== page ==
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14

First, 「おっしゃい」 is the imperative form of the verb 「[仰]{おっしゃ}る」」, which is the honorific form of 「[言]{い}う」. 「うそおっしゃい。」 means exactly the opposite of what it means literally. It always means "Don't lie (to me)!" A more common form is: 「うそつけ!」, which also literally means "Tell a lie!", actually means "Don't lie!" 100% of the time. The nuance of ...


13

Cross-linguistically, grammatical words like に and で are often unpredictable or idiosyncratic, and you can't always explain them logically. For example, in English, we say arrive at but not *arrive to. And we say Welcome to X but not *Welcome at X. Why? No reason. It's arbitrary. It seems like the alternatives should be just as logical, but for some ...


10

When you use "say" or "言う", the content of the speech is the most important. The existence of the physical sound/voice is not usually important, nor necessary. Dictionaries say so. 彼はブログで、そう言っていた。(≒彼のブログに、そう書いてあった。) On the other hand, when we use "声が出る" (intransitive) or "声を出す" (transitive), the existence of the physical sound is the most ...


10

(すごく古い質問ですが、偶然見つけたので) Although the number is small, there seems to be some "英製和語" (an English word of Japanese-origin, that has a significantly different meaning from the original Japanese word): Tycoon (大君【たいくん】 in Japanese is a dated word for shogun, not a businessperson) Hibachi (Japanese 火鉢【ひばち】 is a heating device and not used for cooking) Satsuma ...


10

The most common reply among us native speakers would be a simple 「ありがとうございます。」. 「はい」 would sound pretty strange. You could say 「はい、ありがとうございます。」, though.


9

「それが人生」, while everyone will understand it, does sound pretty "translated". You will probably hear it more often in fiction than in real life. Thing is 「人生」 is a bigger word for us than "life" is for you. When we talk about an "everyday" kind of life, we use 「[生活]{せいかつ}」 or 「[暮]{く}らし」, not 「人生」. 「人生」 sounds more long-term and philosophical, which is ...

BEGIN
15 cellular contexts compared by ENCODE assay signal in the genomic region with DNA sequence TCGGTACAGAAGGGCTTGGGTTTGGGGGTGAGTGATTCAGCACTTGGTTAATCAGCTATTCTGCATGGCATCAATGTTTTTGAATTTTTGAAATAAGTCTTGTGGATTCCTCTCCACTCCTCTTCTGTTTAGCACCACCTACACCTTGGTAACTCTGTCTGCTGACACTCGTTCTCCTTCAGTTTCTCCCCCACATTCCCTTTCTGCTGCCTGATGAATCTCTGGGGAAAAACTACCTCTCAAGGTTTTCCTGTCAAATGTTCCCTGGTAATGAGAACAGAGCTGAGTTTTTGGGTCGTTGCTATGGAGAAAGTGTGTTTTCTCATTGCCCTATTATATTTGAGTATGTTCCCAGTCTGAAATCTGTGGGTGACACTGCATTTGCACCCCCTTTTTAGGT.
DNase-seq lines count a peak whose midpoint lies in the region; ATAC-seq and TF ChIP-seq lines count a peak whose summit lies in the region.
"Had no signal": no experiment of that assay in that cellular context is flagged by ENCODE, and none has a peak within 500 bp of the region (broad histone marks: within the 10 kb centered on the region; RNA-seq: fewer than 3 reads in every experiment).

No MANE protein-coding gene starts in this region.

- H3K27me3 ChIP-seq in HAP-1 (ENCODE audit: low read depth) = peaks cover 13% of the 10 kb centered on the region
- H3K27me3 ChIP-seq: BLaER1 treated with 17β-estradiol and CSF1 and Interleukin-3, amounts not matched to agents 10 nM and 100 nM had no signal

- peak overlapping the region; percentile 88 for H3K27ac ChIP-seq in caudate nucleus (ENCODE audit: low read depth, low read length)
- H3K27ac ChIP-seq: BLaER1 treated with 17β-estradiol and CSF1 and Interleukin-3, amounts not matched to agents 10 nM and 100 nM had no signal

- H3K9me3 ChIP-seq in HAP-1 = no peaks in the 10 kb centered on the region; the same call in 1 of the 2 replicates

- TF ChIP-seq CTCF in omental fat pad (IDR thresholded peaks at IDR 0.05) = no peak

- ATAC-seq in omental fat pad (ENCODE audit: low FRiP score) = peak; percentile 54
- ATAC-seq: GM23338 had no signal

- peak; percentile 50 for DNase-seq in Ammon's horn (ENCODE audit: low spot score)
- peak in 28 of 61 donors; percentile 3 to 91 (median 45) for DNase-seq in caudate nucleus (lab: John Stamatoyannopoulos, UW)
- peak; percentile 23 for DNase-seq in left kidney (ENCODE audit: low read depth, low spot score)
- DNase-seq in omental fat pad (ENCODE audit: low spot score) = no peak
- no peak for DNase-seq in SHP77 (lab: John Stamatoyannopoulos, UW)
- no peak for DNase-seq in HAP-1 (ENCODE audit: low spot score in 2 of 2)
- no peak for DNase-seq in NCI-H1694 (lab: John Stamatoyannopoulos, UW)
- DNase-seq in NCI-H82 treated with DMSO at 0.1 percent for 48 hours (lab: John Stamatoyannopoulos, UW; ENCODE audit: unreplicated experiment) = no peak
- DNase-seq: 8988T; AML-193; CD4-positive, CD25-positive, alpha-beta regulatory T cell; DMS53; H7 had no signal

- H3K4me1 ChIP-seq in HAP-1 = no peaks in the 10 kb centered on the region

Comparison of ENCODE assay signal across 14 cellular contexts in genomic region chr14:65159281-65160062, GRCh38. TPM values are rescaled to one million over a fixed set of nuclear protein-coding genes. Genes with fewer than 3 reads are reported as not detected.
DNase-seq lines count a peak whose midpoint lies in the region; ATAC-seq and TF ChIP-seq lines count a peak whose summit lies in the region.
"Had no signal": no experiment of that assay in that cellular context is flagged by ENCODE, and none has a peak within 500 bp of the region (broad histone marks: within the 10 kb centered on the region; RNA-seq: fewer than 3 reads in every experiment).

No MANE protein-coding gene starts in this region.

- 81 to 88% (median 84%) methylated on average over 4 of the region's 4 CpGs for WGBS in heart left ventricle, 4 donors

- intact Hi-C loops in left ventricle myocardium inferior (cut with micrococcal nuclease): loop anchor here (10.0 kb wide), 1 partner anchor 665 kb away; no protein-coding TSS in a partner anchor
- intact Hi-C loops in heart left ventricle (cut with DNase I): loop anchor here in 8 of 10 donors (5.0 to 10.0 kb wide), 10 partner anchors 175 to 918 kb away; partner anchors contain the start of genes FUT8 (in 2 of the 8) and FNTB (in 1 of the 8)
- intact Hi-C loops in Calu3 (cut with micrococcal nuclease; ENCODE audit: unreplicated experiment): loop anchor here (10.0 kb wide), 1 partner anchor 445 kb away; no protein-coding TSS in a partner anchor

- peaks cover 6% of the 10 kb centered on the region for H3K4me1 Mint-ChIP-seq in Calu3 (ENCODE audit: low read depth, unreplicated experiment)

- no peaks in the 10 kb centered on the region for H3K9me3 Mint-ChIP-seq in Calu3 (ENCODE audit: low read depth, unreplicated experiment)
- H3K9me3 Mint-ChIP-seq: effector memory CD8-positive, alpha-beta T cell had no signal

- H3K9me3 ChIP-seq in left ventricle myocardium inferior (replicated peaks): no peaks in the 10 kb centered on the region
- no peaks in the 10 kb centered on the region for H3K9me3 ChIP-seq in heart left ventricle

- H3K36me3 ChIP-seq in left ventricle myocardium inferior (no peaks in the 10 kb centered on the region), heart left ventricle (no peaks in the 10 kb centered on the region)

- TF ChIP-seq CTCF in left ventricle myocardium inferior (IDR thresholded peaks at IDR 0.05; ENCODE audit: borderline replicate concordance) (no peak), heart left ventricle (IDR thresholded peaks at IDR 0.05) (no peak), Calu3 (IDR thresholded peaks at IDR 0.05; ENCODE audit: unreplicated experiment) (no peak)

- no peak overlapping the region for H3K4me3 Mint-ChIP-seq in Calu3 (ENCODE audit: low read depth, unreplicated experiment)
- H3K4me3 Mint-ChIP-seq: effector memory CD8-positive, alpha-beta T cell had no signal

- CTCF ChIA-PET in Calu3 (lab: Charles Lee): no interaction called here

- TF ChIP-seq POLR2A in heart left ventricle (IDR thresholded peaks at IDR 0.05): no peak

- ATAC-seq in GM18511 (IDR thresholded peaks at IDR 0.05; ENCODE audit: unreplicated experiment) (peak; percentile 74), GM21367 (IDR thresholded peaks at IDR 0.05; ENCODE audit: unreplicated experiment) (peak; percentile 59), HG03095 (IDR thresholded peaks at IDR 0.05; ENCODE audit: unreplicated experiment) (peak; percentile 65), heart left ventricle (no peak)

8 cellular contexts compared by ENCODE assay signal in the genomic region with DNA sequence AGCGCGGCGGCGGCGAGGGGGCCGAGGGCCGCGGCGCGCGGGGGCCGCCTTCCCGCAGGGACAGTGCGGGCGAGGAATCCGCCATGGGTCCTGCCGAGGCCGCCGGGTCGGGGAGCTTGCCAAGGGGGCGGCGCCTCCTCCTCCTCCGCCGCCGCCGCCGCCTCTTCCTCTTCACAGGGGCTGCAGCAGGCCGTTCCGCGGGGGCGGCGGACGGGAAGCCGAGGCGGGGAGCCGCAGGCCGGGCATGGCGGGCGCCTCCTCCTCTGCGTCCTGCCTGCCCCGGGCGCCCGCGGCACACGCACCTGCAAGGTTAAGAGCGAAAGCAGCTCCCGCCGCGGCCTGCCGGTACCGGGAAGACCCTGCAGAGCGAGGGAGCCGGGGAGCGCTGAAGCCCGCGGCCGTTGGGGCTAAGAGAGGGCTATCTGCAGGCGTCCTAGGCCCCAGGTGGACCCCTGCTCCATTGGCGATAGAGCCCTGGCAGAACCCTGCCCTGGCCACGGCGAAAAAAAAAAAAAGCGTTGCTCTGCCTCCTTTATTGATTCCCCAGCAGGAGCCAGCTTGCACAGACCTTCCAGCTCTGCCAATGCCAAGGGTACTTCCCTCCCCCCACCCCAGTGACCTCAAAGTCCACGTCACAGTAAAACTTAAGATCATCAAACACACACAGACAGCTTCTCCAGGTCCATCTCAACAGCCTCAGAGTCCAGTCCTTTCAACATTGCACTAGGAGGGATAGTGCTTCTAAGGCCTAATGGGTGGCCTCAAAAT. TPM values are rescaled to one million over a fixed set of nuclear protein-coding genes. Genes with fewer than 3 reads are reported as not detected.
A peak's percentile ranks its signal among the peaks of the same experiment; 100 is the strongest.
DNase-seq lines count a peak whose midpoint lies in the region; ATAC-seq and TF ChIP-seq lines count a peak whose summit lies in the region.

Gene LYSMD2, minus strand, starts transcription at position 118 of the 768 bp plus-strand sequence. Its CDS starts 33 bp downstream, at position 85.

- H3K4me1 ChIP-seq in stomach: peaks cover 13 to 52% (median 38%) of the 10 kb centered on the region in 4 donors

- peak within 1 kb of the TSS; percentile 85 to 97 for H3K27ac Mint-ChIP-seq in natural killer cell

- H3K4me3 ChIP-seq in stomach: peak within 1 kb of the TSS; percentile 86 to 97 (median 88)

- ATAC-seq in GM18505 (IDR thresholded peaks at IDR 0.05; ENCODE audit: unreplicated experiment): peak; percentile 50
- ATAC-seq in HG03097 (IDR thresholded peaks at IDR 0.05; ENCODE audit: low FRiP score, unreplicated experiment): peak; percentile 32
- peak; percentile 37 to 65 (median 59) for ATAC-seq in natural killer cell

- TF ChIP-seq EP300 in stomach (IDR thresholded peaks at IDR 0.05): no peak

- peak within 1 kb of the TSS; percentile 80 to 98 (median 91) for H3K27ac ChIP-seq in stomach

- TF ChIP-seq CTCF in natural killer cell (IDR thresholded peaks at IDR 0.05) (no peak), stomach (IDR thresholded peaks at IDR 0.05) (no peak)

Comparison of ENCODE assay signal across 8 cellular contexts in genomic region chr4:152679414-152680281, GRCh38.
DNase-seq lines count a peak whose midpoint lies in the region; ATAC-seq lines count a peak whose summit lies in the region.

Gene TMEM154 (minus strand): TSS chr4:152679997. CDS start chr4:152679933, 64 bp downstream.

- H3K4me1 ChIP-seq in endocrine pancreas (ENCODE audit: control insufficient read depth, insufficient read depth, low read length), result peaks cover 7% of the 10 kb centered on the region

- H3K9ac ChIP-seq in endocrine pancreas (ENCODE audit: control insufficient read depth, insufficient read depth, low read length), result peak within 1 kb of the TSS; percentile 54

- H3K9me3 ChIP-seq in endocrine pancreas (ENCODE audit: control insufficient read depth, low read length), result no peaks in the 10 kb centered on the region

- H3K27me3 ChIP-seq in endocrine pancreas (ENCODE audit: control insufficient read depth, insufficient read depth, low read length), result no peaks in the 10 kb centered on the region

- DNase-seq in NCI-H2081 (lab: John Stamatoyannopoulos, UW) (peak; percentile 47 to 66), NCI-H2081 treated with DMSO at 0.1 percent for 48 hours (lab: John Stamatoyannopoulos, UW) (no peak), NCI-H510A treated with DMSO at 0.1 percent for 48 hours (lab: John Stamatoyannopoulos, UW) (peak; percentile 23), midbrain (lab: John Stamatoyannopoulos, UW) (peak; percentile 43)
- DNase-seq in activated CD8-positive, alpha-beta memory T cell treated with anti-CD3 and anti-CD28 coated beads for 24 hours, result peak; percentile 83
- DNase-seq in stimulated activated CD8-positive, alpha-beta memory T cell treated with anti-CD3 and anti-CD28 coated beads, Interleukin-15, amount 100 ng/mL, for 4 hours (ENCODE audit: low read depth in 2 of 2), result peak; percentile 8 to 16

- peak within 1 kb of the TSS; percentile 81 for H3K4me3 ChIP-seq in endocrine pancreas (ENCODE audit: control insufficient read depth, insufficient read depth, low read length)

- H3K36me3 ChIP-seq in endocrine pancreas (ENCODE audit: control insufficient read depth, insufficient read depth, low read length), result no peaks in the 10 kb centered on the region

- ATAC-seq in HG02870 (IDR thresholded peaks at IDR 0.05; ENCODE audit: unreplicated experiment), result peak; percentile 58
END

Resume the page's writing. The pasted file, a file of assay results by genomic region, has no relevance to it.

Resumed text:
8

I believe [無駄足]{むだあし} is derived from [無駄足]{むだあし}を[運]{はこ}ぶ ("move one's feet in vain"), which is one of a series of counterintuitive idioms Japanese vocabulary has. [小腹]{こばら}が[減]{へ}る "little stomach get empty" actually describing "be a little hungry" (cf. [腹]{はら}が[減]{へ}る "be hungry") [大]{おお}ぼらを[吹]{ふ}く "blow on a big conch" actually, "blow on a conch ...


7

会社の名前{なまえ} consists of two nouns, one describing the other. The one with の is in genitive case which is used to indicate possession in this case. It's roughly equivalent to 's or of in English: company's name or the name of the company (both are translated to 会社の名前). Note that 名前 is a native Japanese word and it uses kun-yomi reading of the kanji in this ...


7

The word you are looking for is すなわち and should be in every dictionary. It means "therefore"/"namely".


7

あける (明ける in kanji) here is an intransitive verb which basically means to finish, to change to a new state, etc. According to 大辞林: あける【明ける・空ける・開ける】 二(自動詞) ①夜が終わって朝になり,あたりが明るくなる。 《明》 ↔ 暮れる 「夜(よ)が-・ける」 ②時間が経過して次の新しい年・日や季節が始まる。主語を示すことはない。 《明》 ↔ 暮れる 「 - ・けて八月二日,いよいよ頂上をめざす日だ」 ③ある特別の状態の期間が終わって,普通の状態に戻る。おわる。 《明》 「長かった梅雨(つゆ)がようやく-・けた」 「喪(も)が-・ける」 ...


6

If you are saying good-bye to someone to whom you have just made a request, yes, you can say 「どうぞよろしくお[願]{ねが}いいたします。それでは、[失礼]{しつれい}いたします。」  We often say EXACTLY that in business settings. Quite a few adult speakers would actually speak like that even in non-business occasions, but even for those people, the phrase would be too formal to use with close ...


6

「公園に行ったならば、何しようか?」 is unnatural, and the main reason is that 「~しよう」 means "Let's ~", referring to something someone is actually going to do right now or in the near future. Instead, expressions like 「何をしますか?」 or 「何をして/どうやって過ごしますか?」 will do. Basically this type of question is asked without any if-clause: いつも公園では何をして過ごしますか? ふだん公園ですることは何ですか? When you ...


6

All of them are syntactically correct, but they are semantically strange as explained below. Depending on the situation, もらう may not be polite enough. いただく will be even more polite. In the second one, 泊める is just about the night, so it is unnatural to mention 8日から9日まで, which means the whole two days (unless you are talking about both nights of 8日 and 9日, ...


5

「よい夢を」 is the normal* way of saying "Sweet dreams" not just in emails or instant messages but also in conversations or letters. As Kokoroatari says, 「よい年を」is also common, and is the normal way of wishing someone a happy new year. While it's true that it's a contraction (probably of 「よい夢をみてください」), the short version is more natural. In English, instead of ...


5

I don't think there are any call-and-response jokes in Japanese, which is sort of an important feature of knock-knock jokes. As for jokes, which follow a particular pattern, there are simple plays on words, which everyone knows and which involve two words or phrases, which are (at least quasi-)homophones, usually at the beginning and at the end of a ...